Various puzzle-solving comes from using switches on doors as well as tricking enemies into opening doors for you.  To help you with all this are power-ups you find as you play the game.  There are some that let you destroy large boulders and others that let you “phase” through walls or briefly stop time.  All are using heavily in their own ways, as puzzles have to be solved in a very specific way with very specific timing.

Despite all of the precision here, it’s not that hard of a game to play.  Most of the puzzles are easy to figure out while others are more trial-and-error based.  Even if you do fail and die, each stage only take a few minutes to complete, so it’s very easy to get back to where you were.  The most time you’d lose is maybe 2 or 3 minutes.  It’s not a cake walk, but it’s not painfully difficult, either.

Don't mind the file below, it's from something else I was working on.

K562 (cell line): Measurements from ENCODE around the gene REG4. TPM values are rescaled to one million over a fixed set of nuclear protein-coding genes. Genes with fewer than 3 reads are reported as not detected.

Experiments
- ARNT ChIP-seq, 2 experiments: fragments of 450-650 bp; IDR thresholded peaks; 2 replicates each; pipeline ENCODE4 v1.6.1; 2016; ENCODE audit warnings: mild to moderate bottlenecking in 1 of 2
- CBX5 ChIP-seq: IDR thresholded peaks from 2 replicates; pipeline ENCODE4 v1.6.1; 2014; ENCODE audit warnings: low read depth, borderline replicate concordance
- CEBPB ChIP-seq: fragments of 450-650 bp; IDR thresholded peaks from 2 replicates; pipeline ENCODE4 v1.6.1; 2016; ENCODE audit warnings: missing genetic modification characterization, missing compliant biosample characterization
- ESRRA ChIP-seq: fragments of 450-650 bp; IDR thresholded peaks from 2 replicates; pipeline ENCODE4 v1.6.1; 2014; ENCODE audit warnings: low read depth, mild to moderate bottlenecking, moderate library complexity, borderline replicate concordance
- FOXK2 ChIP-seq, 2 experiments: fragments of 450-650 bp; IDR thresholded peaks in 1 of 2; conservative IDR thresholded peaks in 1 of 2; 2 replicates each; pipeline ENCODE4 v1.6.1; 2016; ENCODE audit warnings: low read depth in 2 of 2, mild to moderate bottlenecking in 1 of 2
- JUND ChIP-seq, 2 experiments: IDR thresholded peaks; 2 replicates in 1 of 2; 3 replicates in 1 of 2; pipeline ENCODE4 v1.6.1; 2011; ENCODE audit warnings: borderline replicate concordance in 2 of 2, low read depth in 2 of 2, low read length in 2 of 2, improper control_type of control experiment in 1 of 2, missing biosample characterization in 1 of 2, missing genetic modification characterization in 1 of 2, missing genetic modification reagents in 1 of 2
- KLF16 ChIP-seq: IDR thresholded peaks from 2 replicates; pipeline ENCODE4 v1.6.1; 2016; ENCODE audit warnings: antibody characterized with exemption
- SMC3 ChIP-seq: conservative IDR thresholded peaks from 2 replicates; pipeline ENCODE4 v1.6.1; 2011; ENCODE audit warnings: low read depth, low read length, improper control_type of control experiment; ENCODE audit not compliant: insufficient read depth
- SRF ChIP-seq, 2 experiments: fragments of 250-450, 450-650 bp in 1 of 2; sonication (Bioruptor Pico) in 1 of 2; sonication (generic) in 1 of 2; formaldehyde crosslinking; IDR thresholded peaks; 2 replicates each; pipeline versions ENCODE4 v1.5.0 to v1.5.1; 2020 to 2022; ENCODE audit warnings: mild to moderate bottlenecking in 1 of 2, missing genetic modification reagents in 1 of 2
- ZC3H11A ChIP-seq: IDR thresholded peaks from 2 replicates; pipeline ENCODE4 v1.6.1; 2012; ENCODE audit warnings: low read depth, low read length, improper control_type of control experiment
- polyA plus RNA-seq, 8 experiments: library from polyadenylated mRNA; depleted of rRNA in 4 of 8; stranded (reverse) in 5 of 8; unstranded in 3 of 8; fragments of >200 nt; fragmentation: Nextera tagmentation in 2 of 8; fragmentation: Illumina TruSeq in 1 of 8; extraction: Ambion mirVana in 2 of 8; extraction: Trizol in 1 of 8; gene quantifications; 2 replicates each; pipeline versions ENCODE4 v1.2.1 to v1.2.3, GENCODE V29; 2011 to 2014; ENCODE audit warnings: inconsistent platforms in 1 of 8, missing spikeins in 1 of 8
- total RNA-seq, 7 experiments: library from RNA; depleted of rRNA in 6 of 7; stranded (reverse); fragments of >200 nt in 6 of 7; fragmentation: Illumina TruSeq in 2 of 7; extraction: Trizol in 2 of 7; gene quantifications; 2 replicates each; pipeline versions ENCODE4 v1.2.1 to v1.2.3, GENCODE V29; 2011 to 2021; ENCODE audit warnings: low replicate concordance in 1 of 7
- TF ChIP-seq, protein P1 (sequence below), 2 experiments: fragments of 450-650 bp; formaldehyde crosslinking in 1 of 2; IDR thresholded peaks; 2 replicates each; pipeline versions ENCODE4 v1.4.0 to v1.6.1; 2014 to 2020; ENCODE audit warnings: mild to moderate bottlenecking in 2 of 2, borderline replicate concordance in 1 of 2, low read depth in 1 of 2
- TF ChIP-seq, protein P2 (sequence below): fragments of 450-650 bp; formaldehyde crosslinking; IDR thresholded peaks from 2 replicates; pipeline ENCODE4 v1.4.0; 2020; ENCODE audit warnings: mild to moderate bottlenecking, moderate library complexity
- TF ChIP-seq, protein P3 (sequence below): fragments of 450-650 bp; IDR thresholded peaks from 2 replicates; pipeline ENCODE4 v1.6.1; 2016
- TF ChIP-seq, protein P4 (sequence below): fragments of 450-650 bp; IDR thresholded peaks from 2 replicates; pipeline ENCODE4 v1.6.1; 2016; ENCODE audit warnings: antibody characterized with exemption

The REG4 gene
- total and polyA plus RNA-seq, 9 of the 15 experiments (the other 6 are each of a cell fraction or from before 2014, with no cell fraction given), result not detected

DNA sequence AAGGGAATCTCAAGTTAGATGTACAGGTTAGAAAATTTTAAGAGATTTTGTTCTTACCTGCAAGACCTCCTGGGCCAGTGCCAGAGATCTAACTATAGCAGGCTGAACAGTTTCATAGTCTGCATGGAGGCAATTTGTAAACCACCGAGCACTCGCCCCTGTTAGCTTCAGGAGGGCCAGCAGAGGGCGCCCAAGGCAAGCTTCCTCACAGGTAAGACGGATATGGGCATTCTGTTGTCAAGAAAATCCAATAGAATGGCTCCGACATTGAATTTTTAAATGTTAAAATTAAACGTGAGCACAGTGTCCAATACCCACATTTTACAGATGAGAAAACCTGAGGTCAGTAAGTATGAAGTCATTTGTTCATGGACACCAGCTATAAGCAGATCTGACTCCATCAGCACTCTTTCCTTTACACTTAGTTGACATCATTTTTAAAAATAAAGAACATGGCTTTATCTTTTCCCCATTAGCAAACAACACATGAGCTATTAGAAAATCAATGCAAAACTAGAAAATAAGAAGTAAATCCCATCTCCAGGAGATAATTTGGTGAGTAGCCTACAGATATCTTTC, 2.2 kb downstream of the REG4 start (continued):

The length of this game is pretty good.  Over the course of the main game, it lasts between 3 and 4 hours.  It’s long enough to not be painfully short, but also not too long to become overly repetitive.  Each new level adds new elements to the mix so there’s always something new you’re doing.  Also, when you beat the game, you gain New Game + which adds the ability to play as the Final Boss as well as NG+ options, like infinite energy for weapons and various other game-enhancing settings to go along with the much harder NG+ mode.


The controls are easy to use.  It is worth noting that there aren’t any required touch controls when you’re playing the game.  It’s also worth noting that the game is fully compatible with the PlayStation TV.  Whether you want to play it on the go or on the big screen, you’re in for the same, unique experience.